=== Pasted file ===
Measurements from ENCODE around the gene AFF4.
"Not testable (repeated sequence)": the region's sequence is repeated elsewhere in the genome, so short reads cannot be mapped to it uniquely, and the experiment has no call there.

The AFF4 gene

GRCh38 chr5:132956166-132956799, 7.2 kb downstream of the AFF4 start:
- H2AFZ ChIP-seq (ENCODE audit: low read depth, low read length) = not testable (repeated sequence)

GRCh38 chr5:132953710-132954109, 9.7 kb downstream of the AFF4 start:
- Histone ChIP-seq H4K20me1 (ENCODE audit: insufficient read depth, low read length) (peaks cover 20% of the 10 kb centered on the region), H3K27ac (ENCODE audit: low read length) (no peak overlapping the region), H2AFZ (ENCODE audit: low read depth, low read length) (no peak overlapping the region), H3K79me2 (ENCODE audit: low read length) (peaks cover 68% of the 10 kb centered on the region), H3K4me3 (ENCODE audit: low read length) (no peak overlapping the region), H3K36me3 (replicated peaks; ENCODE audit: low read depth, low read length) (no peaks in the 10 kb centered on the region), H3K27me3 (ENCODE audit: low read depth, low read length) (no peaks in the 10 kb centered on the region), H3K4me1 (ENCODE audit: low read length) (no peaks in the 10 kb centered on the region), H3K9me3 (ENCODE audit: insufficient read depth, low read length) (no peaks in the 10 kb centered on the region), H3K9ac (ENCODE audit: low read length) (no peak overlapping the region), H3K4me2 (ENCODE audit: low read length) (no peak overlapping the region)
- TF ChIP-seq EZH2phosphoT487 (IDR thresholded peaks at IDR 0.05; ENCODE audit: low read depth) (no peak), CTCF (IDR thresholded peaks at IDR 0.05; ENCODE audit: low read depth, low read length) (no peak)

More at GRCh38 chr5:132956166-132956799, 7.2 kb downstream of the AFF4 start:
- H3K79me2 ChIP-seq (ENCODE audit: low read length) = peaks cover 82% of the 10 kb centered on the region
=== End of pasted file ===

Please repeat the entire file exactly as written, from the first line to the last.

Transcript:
Measurements from ENCODE around the gene AFF4.
"Not testable (repeated sequence)": the region's sequence is repeated elsewhere in the genome, so short reads cannot be mapped to it uniquely, and the experiment has no call there.

The AFF4 gene

GRCh38 chr5:132956166-132956799, 7.2 kb downstream of the AFF4 start:
- H2AFZ ChIP-seq (ENCODE audit: low read depth, low read length) = not testable (repeated sequence)

GRCh38 chr5:132953710-132954109, 9.7 kb downstream of the AFF4 start:
- Histone ChIP-seq H4K20me1 (ENCODE audit: insufficient read depth, low read length) (peaks cover 20% of the 10 kb centered on the region), H3K27ac (ENCODE audit: low read length) (no peak overlapping the region), H2AFZ (ENCODE audit: low read depth, low read length) (no peak overlapping the region), H3K79me2 (ENCODE audit: low read length) (peaks cover 68% of the 10 kb centered on the region), H3K4me3 (ENCODE audit: low read length) (no peak overlapping the region), H3K36me3 (replicated peaks; ENCODE audit: low read depth, low read length) (no peaks in the 10 kb centered on the region), H3K27me3 (ENCODE audit: low read depth, low read length) (no peaks in the 10 kb centered on the region), H3K4me1 (ENCODE audit: low read length) (no peaks in the 10 kb centered on the region), H3K9me3 (ENCODE audit: insufficient read depth, low read length) (no peaks in the 10 kb centered on the region), H3K9ac (ENCODE audit: low read length) (no peak overlapping the region), H3K4me2 (ENCODE audit: low read length) (no peak overlapping the region)
- TF ChIP-seq EZH2phosphoT487 (IDR thresholded peaks at IDR 0.05; ENCODE audit: low read depth) (no peak), CTCF (IDR thresholded peaks at IDR 0.05; ENCODE audit: low read depth, low read length) (no peak)

More at GRCh38 chr5:132956166-132956799, 7.2 kb downstream of the AFF4 start:
- H3K79me2 ChIP-seq (ENCODE audit: low read length) = peaks cover 82% of the 10 kb centered on the region